Step 1 : Take out the common factor (k)

Step 2 : Divide the resultant dividend by resulting divisor and find out remainder (r)

Step 3 : The real remainder is remainder (r) multiplied by common factor (k)

Example : Remainder when 2^96 is divided by 96

96 = 2^5 * 3

2^96 = 2^5 * 2^91 -> common term 32

2^91 mod 3 = 2

Remainder = 2*32 = 64

**Negative remainder**

When a number N < D gives a remainder R When divided by D , it gives a negative remainder of R-D

Remainder when 7^52 is divided by 2402

7^52 mod 2402 = (7^4 )^13 mod 2402 = 2401^13 mod 2402 = -1^13 = -1

remainder 2402-1 = 2401

**Fermat’s Theorem**

If P is a prime number and N is co prime to P , Then N^p – N is divisible by P.

**Chinese Remainder theorem**

If a number N = a * b where HCF (a,b) = 1 and S is a number such that S mod a = r1 and S mod b = r2 then remainder S mod N =ar2x+ br1y where ax+by = 1

A number which when divided by 7,11 and 13 leaves remainder 5, and 8 respectively. IF all such numbers less than 10000 are added what will be the remainder when the sum is divided by 11?

7x+5 = 11y+7 = 13z+8

7x+5 = 11y+7

7x = 11y+2

Solutions are (5,3)(16,10)(27,17)……

Comparing Second and third

11y+7 = 13z+8

11y = 13z+1

solutions are (6,5)(19,16)(32,27)…..

so general form of Y

y = 7a+3 = 13b+6

7a = 13b+3

So numbers of form (6,3),(19,10),(32,17)……

So lowest y = 7 * 6 + 3 = 45

Lowest number = 11 * 45 + 7 = 502

next Y = 19 * 7 + 3 = 136

Next number = 11 * 136 + 7 = 1503

numbers are 502,1503,2504,3505,4506,5507,6508,7509,8510,9511

Sum = 50065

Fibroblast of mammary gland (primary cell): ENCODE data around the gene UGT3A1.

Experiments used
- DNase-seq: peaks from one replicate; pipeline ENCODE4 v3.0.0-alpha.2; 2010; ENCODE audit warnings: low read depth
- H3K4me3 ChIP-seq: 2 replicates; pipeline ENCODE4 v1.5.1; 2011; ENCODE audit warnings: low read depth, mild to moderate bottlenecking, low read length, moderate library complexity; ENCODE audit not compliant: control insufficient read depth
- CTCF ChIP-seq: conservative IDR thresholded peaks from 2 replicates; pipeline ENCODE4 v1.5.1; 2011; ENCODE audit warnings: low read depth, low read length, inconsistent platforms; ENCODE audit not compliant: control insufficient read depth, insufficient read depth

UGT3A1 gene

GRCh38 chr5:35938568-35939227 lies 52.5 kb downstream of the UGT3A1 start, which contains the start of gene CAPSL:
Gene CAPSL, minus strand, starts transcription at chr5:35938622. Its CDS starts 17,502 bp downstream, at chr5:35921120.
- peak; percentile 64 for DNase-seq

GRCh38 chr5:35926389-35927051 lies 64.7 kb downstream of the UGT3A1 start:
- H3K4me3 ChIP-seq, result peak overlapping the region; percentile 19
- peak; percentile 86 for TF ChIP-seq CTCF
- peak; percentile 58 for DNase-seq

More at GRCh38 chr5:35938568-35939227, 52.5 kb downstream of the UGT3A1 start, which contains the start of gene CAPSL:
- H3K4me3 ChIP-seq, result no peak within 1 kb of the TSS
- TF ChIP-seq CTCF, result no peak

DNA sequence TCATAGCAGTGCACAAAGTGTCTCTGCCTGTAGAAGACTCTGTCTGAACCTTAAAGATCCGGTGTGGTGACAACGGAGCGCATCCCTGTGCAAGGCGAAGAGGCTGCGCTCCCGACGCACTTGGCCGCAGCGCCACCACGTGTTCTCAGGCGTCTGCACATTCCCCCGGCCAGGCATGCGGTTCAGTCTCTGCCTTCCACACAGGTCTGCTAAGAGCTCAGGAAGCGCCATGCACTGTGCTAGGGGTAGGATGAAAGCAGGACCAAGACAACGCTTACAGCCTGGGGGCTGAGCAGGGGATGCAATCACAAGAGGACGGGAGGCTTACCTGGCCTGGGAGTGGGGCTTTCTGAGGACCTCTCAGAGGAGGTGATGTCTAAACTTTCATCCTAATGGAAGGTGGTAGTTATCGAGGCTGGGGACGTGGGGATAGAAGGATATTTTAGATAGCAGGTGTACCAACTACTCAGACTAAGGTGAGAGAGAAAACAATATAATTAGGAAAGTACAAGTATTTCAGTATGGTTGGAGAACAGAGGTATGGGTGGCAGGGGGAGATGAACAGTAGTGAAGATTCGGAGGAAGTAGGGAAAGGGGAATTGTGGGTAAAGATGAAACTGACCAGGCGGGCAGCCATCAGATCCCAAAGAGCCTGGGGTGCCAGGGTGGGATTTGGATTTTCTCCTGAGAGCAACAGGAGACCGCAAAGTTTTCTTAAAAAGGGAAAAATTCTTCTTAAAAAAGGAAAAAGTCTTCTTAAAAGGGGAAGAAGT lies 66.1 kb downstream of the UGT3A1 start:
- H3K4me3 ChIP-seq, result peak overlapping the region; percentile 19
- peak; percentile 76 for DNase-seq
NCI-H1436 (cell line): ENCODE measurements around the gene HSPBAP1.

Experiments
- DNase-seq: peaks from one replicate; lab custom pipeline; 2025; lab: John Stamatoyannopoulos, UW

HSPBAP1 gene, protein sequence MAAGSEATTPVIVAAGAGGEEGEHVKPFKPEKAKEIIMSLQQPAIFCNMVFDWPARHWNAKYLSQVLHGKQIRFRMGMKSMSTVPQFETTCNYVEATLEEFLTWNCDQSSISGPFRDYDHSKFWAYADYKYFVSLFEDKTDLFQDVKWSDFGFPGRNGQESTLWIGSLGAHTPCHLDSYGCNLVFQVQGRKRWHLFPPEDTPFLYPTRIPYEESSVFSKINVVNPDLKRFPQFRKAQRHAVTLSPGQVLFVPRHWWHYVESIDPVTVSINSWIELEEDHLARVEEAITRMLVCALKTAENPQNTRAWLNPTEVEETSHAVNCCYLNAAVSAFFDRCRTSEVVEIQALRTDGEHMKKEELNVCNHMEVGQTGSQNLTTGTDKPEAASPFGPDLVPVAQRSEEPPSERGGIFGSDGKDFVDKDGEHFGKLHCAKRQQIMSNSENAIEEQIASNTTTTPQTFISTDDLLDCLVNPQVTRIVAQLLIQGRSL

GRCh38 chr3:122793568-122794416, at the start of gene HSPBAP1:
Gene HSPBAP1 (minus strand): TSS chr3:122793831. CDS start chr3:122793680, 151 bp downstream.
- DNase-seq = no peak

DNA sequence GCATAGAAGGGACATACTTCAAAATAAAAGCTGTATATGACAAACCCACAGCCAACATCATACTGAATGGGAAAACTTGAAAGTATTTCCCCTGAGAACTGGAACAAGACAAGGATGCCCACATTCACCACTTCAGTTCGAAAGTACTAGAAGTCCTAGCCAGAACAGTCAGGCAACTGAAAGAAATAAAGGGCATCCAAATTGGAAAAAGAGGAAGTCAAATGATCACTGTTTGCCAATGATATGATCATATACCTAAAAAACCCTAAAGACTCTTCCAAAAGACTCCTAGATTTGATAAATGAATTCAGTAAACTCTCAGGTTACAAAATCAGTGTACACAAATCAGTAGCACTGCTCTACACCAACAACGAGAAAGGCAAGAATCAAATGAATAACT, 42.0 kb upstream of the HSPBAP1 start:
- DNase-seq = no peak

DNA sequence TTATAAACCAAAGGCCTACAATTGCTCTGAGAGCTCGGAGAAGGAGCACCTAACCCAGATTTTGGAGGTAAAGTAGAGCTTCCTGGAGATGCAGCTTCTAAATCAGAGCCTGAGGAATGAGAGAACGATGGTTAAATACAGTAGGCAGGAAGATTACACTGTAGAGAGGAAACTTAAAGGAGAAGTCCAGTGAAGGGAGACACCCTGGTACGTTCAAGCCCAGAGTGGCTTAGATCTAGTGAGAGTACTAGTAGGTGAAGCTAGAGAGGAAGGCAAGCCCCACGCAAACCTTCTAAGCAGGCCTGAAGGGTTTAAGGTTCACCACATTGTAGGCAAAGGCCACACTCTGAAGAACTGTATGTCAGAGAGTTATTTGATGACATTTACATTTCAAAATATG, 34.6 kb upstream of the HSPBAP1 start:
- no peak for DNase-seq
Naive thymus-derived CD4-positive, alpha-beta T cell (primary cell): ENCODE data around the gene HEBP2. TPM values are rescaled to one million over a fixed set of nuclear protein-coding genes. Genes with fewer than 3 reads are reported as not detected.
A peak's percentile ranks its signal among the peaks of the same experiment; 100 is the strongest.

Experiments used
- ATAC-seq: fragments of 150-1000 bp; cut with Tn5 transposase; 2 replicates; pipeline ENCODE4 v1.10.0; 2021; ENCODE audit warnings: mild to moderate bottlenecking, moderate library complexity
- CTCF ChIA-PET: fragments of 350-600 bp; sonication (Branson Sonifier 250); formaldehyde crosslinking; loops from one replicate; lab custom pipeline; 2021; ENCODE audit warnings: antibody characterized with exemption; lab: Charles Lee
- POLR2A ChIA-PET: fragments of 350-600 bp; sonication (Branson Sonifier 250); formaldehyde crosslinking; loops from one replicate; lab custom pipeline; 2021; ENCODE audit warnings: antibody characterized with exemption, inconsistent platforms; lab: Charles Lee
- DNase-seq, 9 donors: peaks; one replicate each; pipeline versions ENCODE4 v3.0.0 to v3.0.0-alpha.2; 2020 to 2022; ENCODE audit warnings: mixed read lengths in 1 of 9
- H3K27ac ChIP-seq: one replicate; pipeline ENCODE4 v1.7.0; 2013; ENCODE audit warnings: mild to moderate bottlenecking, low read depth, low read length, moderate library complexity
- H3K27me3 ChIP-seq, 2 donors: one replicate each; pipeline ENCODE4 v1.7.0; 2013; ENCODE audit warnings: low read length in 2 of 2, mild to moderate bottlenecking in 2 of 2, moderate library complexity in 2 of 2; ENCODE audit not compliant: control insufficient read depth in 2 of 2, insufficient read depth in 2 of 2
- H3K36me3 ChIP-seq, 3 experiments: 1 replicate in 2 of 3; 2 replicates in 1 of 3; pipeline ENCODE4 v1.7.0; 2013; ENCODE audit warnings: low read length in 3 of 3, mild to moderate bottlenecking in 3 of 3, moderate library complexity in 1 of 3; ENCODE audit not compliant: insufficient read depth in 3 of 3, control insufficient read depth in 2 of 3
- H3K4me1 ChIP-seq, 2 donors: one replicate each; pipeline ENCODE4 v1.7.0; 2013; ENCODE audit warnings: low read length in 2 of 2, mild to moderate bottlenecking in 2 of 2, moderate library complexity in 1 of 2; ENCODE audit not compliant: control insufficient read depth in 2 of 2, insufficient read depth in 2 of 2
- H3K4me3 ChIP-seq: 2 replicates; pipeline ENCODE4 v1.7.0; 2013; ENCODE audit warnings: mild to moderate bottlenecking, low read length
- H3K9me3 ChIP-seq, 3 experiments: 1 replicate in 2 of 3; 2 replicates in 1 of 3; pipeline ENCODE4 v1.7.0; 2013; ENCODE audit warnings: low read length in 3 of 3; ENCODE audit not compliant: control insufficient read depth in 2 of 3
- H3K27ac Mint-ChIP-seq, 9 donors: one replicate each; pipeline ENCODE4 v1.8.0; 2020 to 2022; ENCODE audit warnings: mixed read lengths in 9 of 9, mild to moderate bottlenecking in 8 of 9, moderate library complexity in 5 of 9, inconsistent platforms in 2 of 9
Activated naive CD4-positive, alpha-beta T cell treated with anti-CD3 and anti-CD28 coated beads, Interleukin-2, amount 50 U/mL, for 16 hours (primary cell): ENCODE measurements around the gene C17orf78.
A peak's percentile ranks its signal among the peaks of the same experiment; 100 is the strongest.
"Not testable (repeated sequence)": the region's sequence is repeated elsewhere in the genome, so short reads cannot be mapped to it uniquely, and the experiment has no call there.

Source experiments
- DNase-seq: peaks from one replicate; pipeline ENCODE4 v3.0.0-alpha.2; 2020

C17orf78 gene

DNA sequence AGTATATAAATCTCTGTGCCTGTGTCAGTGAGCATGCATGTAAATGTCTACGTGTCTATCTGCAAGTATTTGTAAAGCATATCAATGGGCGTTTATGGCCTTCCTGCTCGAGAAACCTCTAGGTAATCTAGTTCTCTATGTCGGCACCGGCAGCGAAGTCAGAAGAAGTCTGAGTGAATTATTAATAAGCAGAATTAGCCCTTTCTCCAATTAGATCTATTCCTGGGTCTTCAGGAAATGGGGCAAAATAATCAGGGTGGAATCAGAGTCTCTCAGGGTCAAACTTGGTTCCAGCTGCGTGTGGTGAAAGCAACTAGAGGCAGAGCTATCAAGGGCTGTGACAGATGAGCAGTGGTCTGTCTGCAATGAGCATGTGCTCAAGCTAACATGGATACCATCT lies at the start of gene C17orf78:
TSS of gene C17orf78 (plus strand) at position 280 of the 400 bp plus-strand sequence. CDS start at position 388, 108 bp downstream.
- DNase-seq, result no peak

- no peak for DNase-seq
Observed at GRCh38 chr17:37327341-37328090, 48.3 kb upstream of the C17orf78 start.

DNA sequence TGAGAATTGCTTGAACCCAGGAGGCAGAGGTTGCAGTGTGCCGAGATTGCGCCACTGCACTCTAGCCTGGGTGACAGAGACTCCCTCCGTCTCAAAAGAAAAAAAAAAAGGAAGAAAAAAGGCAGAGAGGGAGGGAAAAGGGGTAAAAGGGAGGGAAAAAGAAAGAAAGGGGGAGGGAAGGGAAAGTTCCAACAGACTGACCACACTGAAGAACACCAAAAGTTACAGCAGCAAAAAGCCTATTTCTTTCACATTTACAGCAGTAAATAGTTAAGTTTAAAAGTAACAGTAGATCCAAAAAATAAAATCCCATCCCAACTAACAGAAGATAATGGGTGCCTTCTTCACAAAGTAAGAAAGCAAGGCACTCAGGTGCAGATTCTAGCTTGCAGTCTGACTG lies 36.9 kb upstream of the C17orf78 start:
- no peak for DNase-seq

50065 mod 11 = 4

**Last Two digits of Number ending in 1**

Unit digit will be 1.

Multiply the tens digit of number with the last digit(unit digit) of exponent to get tens digit.

Last two digits of 31^786 -> 3 * 6 = 18 hence last two digits 81

Last two digits of 41^2789 -> 4 * 9 = 36 hence last two digits 61

**Last two digits of Number ending in 3 or 7 or 9**

Try to convert it in to the form of digits ending in 1.

Last two digits of 19^266 = (19^2)^133 = 361^133 => hence last two digits 81

Last two digits of 33^288 = (33^4)^72 = 21^72 -> hence last two digits 41

Last two digits of 87^474 = (87^4)^118 * 87^2 = >61^118 * 87^2 => 81*69 =>89

**Last two digits of Number ending in 2, 4, 6 or 8**

Only one even two digit number which ends in itself(last two digits() is 76.

i.e 76^ any power -> last two digits will be 76.

24^2 ends in 76 and 2^10 ends in 24 . 24^even power always ends in 76 and 24^odd power ends with 24.

Last two digits of 2^543 = (2^10)^54 * 2^3 = 24^54 * 2^3 = 76 * 8 => 08

If you multiply 76 with 2^n last two digits will be last two digits of 2^n

64^236 -> (2^6)^236 = 2^1516 = (2^10)^151 * 2^6 = 24 * 64 -> 36

56^283 = (2^3)^283 * 7^283 = 2^849 * 49^140 *7^3 = (2^10)^84 *2^9 * 01^70 *43 = 76 * 12 *01 * 43 => 16

**Last two digits of Number ending in 5**

There are two cases

- Numbers where previous digit of 5 is 0 or any even number
- Numbers where previous digit of 5 is odd number

In first case if number raised to any power -> last two digits 25

In second case if number raised to even power -> last two digits 25

In second case if number raised to odd power -> last two digits 75.

**Last non zero digit of n!**

Z(n) denotes last non zero digit in n!

Z(n) = 4 * Z(n/5) * Z (unit digit), if ten's digit is odd

= 6 * Z(n/5) * Z (unit digit), if tens digit is even

Last non zero digit of 36!

Z(36) = 4 * Z(7) * Z(6) = 4 * 4 * 2 = 32. so answer 2

Last non zero digit of 15!

Z(15) = 4 * Z(3) * Z(5) = 4 * 6 * 2 -> 48. hence answer 8

**To calculate unit digit of A^B**

Case 1) When B is not a multiple of 4

B = 4X + Y Where 0 < Y < 4

So here unit digit of A^B will be unit digit of A^Y

Case 2) When B is a multiple of 4

Even numbers (2,4,6,8) raised to powers which are multiples of 4 give the unit digit as 6